Forgiving Church corruption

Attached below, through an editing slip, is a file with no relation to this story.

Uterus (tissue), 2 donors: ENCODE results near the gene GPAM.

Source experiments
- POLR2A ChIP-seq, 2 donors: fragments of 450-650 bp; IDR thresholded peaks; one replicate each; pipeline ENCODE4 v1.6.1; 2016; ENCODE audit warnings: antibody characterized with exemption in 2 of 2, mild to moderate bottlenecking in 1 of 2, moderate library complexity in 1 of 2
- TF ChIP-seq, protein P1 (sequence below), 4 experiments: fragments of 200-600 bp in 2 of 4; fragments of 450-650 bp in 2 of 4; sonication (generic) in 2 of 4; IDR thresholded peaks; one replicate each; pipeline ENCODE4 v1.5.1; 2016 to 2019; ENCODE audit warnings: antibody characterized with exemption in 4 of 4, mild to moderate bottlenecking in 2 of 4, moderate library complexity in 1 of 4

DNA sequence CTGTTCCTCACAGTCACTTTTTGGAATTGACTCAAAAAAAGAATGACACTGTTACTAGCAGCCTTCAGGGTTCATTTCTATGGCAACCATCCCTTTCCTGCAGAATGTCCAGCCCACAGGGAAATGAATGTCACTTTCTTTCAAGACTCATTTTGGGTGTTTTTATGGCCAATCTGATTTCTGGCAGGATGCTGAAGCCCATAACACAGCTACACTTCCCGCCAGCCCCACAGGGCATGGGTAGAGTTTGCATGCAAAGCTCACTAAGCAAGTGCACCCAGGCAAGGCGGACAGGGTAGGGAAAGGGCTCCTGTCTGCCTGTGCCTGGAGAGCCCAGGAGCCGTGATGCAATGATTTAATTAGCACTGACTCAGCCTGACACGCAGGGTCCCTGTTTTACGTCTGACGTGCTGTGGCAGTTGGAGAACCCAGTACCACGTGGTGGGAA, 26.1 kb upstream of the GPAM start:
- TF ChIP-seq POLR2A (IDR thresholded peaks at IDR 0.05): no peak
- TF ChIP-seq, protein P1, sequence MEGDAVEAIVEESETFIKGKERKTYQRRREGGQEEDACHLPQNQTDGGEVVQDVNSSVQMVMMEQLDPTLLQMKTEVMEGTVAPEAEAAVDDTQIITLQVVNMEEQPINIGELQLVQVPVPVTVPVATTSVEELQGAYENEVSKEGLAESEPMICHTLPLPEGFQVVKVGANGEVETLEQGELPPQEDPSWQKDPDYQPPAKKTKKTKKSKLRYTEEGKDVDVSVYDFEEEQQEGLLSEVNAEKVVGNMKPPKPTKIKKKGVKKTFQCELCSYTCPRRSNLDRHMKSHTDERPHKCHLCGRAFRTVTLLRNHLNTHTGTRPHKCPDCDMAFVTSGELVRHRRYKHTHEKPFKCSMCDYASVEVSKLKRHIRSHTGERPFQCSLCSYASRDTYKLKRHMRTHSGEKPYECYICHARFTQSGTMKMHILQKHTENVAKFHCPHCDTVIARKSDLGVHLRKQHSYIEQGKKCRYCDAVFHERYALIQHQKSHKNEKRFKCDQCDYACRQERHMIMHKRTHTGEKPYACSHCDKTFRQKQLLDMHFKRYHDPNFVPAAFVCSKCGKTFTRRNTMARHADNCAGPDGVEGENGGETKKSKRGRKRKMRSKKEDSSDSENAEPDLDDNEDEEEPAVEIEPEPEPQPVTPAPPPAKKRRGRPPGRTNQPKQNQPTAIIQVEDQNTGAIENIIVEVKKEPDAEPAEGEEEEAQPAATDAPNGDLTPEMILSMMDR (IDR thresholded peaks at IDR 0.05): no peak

The conviction of a former Greek Orthodox bishop to eight years’ imprisonment for siphoning tens of thousand of euros from a convent is not part of the Church’s self-imposed cleanup campaign. In fact, the punishment of Metropolitan Panteleimon underscores the insincerity of the Church’s pledges. Panteleimon’s sentence was imposed by a civil court following a suit by the Ossios Ephraim convent. According to the Constitution, the Church of Greece is administered by the Holy Synod, which comprises senior clergy and the permanent Holy Synod. The Church has at its disposal all the necessary supervisory, investigative, and judicial bodies that were entrusted with purging the Church of corruption. Had the first two bodies lived up to their task then we would not be witnessing convictions of senior clergymen for criminal acts. But the legal tussle between the metropolitan and the convent shows that all the responsible ecclesiastical bodies have paralyzed or even abused their self-rule status as a ticket to impunity. Christodoulos has responded to criticism saying that he made first use of a 1983 law deposing Panteleimon in August after he was charged with embezzlement for scandalizing the faithful. Archbishop Christodoulos reportedly resorted to this ultimate measure after Panteleimon admitted to putting some 1.5 billion drachmas aside for his old age. It seems that Christodoulos and the permanent Holy Synod were scandalized by the sheer amount of his property, not the source of it. They were barely moved by the court’s ruling that the savings found in Panteleimon’s accounts were not justified by his wage. Nevertheless, the archbishop has failed to issue a statement so far. Christodoulos’s pledge to purge the Church body of corruption (which came after a wave of corruption reports) is hypocritical or, worse, a bid to absolve the corruption.